When can we expect to hear some new material?

"There are talks within the band about possibly releasing some new material...maybe by the end of the year. That may not be a full record. That may just be a couple songs that we release."


Many bands of late have been releasing acoustic versions of albums. Are there any plans for Cathercist to put out some acoustic material?

"Every now and then, we'll go up to a radio station and we'll play 'If Anything at all', live, on the air, something like that, acoustic. As far as an album goes, it's definitely very interesting to me because it would give me an opportunity to show another side of my vocal style that I haven't had an opportunity to do yet in our band. So far in Cathercist, the vocal style is aggressive, even with all the singing, it's supposed to be a more aggressive, hard style, in your face singing. I want to tone it down and sing some prettier things...sing some lighter styles of vocals, because it is very interesting to me, but we're gonna have to write the music to do that first. That could mean doing an acoustic record one day or it could mean just adding a few new elements and flavors to the new music that will be coming. As for right now, our next release, I one-hundred percent believe will be a full length record, but not an acoustic album.

As a band, what are your career goals right now?

"Our career goals as a band are relatively simple, I'd say. What we want, more than anything, is to go into this far enough to have a career for the rest of our lives. Whether that means that we sell out auditoriums or we just tour the way we do now…as long as that means that we can continue on in music and this path and reach some more people. Even if it's just one fan at a time, that's good enough."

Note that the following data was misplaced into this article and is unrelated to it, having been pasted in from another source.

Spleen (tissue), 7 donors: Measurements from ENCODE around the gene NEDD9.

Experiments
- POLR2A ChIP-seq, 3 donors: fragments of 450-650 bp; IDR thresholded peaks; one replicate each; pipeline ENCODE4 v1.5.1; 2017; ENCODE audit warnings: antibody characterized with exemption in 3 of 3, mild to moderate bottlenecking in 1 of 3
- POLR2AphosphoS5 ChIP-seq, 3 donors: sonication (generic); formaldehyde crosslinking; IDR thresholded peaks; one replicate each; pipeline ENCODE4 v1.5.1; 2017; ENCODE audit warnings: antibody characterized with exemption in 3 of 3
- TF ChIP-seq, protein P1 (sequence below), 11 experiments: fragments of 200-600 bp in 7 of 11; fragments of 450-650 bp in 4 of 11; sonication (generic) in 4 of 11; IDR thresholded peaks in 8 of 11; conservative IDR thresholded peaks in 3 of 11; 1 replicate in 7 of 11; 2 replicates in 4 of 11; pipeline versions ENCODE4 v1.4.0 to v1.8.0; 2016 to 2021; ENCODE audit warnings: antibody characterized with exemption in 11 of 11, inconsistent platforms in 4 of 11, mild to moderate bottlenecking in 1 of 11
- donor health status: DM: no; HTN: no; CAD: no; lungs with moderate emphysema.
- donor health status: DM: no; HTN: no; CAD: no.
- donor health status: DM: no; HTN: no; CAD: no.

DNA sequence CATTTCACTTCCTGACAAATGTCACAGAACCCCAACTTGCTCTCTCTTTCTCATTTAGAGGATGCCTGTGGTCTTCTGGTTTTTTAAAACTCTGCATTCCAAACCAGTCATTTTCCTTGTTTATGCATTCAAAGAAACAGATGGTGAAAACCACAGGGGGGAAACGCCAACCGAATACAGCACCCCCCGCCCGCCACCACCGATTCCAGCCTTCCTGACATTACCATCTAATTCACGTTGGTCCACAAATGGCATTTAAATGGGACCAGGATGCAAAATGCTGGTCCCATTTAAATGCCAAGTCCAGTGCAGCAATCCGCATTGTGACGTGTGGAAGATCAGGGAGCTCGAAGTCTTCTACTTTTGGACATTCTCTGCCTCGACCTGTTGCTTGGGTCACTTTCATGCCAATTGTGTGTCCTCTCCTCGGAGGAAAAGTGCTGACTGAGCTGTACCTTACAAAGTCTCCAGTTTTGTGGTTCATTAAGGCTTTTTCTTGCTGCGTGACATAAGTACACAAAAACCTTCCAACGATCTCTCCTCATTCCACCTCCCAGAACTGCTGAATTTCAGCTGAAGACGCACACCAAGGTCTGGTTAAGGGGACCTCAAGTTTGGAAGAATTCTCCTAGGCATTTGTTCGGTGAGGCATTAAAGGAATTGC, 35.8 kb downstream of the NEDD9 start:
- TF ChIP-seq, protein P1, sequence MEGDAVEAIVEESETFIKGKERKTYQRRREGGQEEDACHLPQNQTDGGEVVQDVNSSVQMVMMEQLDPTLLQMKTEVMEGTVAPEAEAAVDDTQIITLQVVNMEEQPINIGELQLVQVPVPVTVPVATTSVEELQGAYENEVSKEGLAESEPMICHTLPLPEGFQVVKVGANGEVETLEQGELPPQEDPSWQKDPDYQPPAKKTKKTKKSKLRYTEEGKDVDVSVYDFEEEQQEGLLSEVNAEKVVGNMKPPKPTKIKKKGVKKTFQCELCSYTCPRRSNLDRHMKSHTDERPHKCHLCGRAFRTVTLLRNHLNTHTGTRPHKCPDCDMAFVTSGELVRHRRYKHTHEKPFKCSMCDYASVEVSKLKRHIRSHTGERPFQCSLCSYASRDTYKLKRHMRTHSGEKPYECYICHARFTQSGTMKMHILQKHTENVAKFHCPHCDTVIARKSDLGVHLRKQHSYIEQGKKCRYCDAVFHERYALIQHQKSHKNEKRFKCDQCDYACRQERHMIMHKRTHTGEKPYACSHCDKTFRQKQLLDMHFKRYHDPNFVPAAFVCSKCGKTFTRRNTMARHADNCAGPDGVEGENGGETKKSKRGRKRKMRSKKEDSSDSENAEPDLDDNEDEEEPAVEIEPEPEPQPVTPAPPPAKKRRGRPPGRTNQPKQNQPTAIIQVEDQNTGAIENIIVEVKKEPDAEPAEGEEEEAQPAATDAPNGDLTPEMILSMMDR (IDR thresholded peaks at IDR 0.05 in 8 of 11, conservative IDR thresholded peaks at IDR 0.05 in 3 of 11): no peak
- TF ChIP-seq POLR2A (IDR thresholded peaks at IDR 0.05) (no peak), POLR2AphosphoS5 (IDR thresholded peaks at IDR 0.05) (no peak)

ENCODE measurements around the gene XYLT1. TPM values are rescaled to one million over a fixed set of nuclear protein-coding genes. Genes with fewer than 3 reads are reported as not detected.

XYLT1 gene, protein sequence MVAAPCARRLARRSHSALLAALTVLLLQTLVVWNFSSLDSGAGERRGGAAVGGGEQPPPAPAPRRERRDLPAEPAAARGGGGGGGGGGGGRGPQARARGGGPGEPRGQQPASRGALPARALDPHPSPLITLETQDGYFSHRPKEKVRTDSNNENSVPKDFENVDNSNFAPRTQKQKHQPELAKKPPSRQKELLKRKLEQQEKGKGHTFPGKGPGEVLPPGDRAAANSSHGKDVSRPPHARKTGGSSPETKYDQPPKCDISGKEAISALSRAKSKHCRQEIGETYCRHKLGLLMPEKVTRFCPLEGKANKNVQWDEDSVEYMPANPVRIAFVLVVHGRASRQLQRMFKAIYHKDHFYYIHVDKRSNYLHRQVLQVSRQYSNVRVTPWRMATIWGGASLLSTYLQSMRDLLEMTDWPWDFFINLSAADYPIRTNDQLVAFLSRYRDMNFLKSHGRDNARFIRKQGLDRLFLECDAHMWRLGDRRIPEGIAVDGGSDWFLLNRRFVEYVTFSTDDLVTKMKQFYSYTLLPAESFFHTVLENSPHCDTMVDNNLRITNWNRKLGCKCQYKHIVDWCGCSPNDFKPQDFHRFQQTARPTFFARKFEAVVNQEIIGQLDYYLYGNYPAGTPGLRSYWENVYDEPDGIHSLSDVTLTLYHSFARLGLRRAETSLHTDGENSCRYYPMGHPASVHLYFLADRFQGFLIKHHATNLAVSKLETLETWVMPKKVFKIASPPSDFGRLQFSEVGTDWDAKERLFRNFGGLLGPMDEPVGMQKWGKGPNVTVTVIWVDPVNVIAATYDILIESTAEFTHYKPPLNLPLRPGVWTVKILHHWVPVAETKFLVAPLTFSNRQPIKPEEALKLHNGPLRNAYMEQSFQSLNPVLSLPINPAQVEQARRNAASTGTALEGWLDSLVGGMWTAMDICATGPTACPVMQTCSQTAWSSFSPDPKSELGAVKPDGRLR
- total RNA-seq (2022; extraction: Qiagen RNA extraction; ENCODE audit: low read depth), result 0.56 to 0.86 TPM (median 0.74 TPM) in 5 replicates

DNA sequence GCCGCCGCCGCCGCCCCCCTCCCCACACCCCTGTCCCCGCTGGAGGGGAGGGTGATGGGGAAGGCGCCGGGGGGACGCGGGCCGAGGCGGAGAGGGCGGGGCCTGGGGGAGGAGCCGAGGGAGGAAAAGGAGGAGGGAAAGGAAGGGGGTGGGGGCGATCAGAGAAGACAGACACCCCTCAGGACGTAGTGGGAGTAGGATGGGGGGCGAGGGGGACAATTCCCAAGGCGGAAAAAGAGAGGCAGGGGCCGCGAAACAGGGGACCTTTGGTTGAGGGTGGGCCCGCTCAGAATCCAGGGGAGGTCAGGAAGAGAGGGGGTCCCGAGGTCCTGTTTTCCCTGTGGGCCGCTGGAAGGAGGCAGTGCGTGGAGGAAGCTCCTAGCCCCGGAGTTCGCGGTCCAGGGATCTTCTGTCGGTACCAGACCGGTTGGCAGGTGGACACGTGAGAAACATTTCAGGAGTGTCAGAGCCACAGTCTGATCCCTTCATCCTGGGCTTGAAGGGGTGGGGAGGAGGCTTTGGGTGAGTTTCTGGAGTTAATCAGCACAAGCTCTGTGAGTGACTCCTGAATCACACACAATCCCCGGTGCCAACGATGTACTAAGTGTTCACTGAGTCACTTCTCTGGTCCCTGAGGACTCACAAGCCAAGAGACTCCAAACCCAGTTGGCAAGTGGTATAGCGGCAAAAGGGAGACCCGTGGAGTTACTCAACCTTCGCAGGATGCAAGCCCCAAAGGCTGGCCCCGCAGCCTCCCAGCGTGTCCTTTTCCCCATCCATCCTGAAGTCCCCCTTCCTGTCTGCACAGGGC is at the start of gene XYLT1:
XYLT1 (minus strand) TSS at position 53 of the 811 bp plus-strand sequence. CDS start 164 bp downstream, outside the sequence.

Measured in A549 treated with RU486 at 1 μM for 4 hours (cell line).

What are some of your biggest challenges right now?

"The big obstacle right now is that we really are in need of some more funding to continue on the path that we're going. We can tour until we're blue in the face...what we need is to get seen by bigger crowds at one time. Sometimes these shows aren't promoted very well. We're not big enough to draw the crowd that we want to be playing for every night. Our crowds are great. We rely on touring with other bands to make new fans. So, funding is a big issue. That's another reason why we're looking forward to creating some new music to have ready to release by the end of the year and possibly be shopping it around to a few record labels. We are managed by Eric Baker and Don Robinson from Street Smart. That is a new subsidiary of Century Media, but we are just managed by them currently.

            Cathercist is definitely a band to watch. Due to their astounding work ethic, chemistry, professional attitude, and a little bit of luck, they have come far in the last four years. With two EPs in the last 3 years and a full length album currently in production, Cathercist has been steadily growing their fan base in the U.S. and abroad. We at MDG are looking forward to what they will bring us in the coming months!

            Although being financially prudent has enabled them to attain all that they have, funding is always a concern, as with any working band.  I would like to encourage music fans to get out and support your local music scene as well as independent bands like Cathercist. When you go to a show and buy merchandise, you are giving that band gas money for the their next destination, food and place to sleep, or in some cases, funds to fix a broken down vehicle so they can get home, as well as helping to enable that band to bring us all new music!

            Check out tour dates, merchandise, music and more from Cathercist on their website at Facebook, Twitter, Reverb Nation and iTunes! You can also help them get a newer, safer touring vehicle simply by voting for them to play Sturgis! See the links below and get to a show soon!